Rory Roberts (Committee Member), Rolf Sondergaard (Committee Member), Mitch Wolff (Advisor)
Master of Science in Mechanical Engineering (MSME)
Improvements in turbine design methods have resulted in the development of blade profiles with both high lift and good Reynolds lapse characteristics. An increase in aerodynamic loading of blades in the low pressure turbine section of aircraft gas turbine engines has the potential to reduce engine weight or increase power extraction. Increased blade loading means larger pressure gradients and increased secondary losses near the endwall. Prior work has emphasized the importance of reducing these losses if highly loaded blades are to be utilized. The present study analyzes the secondary flow field of the front-loaded low-pressure turbine blade designated L2F with and without blade profile contouring at the junction of the blade and endwall. The current work explores the loss production mechanisms inside the low pressure turbine cascade. Stereoscopic particle image velocimetry data, total pressure loss data and oil flow visualization are used to describe the secondary flow field. The flow is analyzed in terms of total pressure loss, vorticity, Q-Criterion, Reynolds’ stresses, turbulence intensity and turbulence production. The flow description is then expanded upon using an Implicit Large Eddy Simulation of the flow field. The RANS momentum equations contain terms with static pressure derivatives. With some manipulation these equations can be rearranged to form an equation for the change in total pressure along a streamline as a function of velocity only. After simplifying for the flow field in question the equation can be interpreted as the total pressure transport along a streamline. A comparison of the total pressure transport calculated from the velocity components and the total pressure loss is presented and discussed. Peak values of total pressure transport overlap peak values of total pressure loss through and downstream of the passage suggesting that total pressure transport is a useful tool for localizing and predicting loss origins and loss development using velocity data which can be obtained non-intrusively.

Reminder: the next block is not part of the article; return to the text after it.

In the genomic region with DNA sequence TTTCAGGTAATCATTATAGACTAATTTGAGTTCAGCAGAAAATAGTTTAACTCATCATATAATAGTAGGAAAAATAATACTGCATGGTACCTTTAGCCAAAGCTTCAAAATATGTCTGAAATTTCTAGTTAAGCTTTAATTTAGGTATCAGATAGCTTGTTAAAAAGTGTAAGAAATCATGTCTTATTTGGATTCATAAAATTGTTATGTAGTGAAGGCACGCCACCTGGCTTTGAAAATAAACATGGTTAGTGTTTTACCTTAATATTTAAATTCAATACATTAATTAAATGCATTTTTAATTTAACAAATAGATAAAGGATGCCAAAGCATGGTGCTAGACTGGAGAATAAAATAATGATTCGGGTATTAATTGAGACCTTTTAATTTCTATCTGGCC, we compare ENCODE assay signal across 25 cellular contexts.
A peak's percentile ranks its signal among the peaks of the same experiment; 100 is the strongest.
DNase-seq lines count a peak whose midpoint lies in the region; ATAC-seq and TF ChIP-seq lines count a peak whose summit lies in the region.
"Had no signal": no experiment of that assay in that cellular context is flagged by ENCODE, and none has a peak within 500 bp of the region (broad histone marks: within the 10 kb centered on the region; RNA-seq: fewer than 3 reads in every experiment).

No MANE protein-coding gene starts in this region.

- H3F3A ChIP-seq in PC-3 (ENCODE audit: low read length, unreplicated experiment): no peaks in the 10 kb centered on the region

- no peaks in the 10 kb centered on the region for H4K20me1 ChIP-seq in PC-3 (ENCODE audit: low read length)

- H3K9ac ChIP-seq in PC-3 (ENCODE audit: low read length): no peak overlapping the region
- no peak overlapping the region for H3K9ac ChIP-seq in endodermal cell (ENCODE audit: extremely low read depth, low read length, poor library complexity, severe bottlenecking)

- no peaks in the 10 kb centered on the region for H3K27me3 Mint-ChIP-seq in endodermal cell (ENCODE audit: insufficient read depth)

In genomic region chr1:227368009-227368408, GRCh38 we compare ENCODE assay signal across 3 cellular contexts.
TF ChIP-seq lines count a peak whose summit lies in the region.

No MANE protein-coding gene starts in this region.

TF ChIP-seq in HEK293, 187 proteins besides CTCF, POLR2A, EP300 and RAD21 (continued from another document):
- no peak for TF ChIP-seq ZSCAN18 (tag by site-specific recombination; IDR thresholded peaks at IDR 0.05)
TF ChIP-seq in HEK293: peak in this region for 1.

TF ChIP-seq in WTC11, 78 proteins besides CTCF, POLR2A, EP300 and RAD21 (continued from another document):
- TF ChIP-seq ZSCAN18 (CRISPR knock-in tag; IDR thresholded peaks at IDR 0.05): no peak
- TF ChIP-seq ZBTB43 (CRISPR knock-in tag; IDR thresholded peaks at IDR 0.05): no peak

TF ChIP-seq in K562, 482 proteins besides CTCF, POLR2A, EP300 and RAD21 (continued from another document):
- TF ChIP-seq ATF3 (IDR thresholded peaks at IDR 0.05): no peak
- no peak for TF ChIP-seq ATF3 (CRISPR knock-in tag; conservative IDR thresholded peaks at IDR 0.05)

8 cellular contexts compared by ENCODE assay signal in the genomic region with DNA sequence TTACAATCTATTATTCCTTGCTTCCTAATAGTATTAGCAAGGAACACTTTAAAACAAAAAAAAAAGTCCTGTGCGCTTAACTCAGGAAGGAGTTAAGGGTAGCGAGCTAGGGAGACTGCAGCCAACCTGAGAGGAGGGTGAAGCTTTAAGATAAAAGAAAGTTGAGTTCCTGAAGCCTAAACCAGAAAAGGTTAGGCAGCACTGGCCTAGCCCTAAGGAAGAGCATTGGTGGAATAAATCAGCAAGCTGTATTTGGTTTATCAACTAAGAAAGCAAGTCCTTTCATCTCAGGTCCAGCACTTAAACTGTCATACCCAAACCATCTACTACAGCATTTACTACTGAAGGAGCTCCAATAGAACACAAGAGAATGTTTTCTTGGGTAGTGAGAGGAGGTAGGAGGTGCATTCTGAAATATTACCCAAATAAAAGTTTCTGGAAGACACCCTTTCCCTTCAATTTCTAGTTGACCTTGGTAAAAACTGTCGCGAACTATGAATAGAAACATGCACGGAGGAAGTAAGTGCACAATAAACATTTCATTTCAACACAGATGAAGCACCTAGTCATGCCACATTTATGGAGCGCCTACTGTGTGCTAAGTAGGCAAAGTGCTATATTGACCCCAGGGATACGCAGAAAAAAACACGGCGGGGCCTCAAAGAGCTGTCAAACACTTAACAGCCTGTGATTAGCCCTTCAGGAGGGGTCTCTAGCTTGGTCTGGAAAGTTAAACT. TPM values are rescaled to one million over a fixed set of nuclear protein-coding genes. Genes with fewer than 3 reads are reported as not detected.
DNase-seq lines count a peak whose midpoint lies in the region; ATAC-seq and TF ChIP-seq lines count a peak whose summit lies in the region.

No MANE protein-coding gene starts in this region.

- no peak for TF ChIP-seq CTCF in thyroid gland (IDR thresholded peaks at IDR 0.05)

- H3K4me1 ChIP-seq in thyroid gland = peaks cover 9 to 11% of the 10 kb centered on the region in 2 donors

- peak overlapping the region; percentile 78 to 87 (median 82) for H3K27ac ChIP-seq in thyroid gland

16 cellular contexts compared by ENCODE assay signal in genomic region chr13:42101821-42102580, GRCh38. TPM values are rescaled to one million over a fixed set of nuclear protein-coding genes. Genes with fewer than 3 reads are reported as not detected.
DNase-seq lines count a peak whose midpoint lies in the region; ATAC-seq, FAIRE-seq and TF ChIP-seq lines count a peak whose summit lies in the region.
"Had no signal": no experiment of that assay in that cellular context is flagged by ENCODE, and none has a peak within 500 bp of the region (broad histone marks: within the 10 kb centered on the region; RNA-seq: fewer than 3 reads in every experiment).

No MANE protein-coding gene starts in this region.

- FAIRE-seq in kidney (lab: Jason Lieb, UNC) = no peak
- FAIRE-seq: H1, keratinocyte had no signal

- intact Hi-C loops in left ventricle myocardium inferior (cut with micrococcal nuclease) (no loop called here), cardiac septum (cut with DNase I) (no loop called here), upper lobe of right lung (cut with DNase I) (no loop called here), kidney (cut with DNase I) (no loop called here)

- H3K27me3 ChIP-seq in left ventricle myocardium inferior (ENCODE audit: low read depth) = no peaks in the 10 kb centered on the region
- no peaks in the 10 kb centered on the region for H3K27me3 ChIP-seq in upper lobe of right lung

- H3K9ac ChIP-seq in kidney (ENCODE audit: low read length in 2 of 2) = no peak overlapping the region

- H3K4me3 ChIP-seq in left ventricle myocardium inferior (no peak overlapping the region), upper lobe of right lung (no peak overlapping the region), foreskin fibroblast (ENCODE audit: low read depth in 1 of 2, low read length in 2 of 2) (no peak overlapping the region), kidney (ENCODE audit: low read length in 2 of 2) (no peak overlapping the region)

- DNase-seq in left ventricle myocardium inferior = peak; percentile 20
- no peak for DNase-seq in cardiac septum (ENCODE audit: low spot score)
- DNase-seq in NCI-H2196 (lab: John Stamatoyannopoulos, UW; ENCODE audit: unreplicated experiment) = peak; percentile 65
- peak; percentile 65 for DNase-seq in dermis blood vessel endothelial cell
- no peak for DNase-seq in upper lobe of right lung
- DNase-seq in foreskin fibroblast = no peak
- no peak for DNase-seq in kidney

Department or Program
Department of Mechanical and Materials Engineering
Year Degree Awarded
Copyright 2016, all rights reserved. My ETD will be available under the "Fair Use" terms of copyright law.